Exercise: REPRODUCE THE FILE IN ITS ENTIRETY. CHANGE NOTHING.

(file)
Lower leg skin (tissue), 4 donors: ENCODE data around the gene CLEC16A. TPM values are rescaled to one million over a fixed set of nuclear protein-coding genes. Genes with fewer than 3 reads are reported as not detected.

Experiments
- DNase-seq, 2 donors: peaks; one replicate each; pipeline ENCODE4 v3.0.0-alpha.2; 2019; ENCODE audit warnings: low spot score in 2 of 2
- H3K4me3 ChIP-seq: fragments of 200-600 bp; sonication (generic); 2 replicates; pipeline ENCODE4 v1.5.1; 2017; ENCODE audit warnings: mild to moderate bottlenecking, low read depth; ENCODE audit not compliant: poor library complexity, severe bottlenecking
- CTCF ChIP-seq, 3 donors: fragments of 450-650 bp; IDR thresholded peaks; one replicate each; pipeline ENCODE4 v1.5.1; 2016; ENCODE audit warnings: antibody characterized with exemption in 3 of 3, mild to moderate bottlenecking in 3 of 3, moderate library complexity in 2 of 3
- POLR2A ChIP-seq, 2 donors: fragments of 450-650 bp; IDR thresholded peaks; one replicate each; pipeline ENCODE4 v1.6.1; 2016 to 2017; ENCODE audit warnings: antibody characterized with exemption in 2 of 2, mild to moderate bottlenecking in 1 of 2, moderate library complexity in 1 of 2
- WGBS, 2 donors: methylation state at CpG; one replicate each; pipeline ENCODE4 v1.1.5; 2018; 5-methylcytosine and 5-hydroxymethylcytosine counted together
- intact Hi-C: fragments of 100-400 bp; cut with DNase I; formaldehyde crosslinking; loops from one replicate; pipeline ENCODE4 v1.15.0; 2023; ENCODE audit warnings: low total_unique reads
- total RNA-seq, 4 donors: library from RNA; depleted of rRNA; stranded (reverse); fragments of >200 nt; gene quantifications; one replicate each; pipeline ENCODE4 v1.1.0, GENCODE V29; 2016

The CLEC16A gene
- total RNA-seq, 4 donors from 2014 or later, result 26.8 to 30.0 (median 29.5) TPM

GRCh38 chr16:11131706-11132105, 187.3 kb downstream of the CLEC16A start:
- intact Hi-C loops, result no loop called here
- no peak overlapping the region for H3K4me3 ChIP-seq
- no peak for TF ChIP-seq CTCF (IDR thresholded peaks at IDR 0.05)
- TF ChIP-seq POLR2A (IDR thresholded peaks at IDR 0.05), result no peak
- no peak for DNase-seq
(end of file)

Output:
Lower leg skin (tissue), 4 donors: ENCODE data around the gene CLEC16A. TPM values are rescaled to one million over a fixed set of nuclear protein-coding genes. Genes with fewer than 3 reads are reported as not detected.

Experiments
- DNase-seq, 2 donors: peaks; one replicate each; pipeline ENCODE4 v3.0.0-alpha.2; 2019; ENCODE audit warnings: low spot score in 2 of 2
- H3K4me3 ChIP-seq: fragments of 200-600 bp; sonication (generic); 2 replicates; pipeline ENCODE4 v1.5.1; 2017; ENCODE audit warnings: mild to moderate bottlenecking, low read depth; ENCODE audit not compliant: poor library complexity, severe bottlenecking
- CTCF ChIP-seq, 3 donors: fragments of 450-650 bp; IDR thresholded peaks; one replicate each; pipeline ENCODE4 v1.5.1; 2016; ENCODE audit warnings: antibody characterized with exemption in 3 of 3, mild to moderate bottlenecking in 3 of 3, moderate library complexity in 2 of 3
- POLR2A ChIP-seq, 2 donors: fragments of 450-650 bp; IDR thresholded peaks; one replicate each; pipeline ENCODE4 v1.6.1; 2016 to 2017; ENCODE audit warnings: antibody characterized with exemption in 2 of 2, mild to moderate bottlenecking in 1 of 2, moderate library complexity in 1 of 2
- WGBS, 2 donors: methylation state at CpG; one replicate each; pipeline ENCODE4 v1.1.5; 2018; 5-methylcytosine and 5-hydroxymethylcytosine counted together
- intact Hi-C: fragments of 100-400 bp; cut with DNase I; formaldehyde crosslinking; loops from one replicate; pipeline ENCODE4 v1.15.0; 2023; ENCODE audit warnings: low total_unique reads
- total RNA-seq, 4 donors: library from RNA; depleted of rRNA; stranded (reverse); fragments of >200 nt; gene quantifications; one replicate each; pipeline ENCODE4 v1.1.0, GENCODE V29; 2016

The CLEC16A gene
- total RNA-seq, 4 donors from 2014 or later, result 26.8 to 30.0 (median 29.5) TPM

GRCh38 chr16:11131706-11132105, 187.3 kb downstream of the CLEC16A start:
- intact Hi-C loops, result no loop called here
- no peak overlapping the region for H3K4me3 ChIP-seq
- no peak for TF ChIP-seq CTCF (IDR thresholded peaks at IDR 0.05)
- TF ChIP-seq POLR2A (IDR thresholded peaks at IDR 0.05), result no peak
- no peak for DNase-seq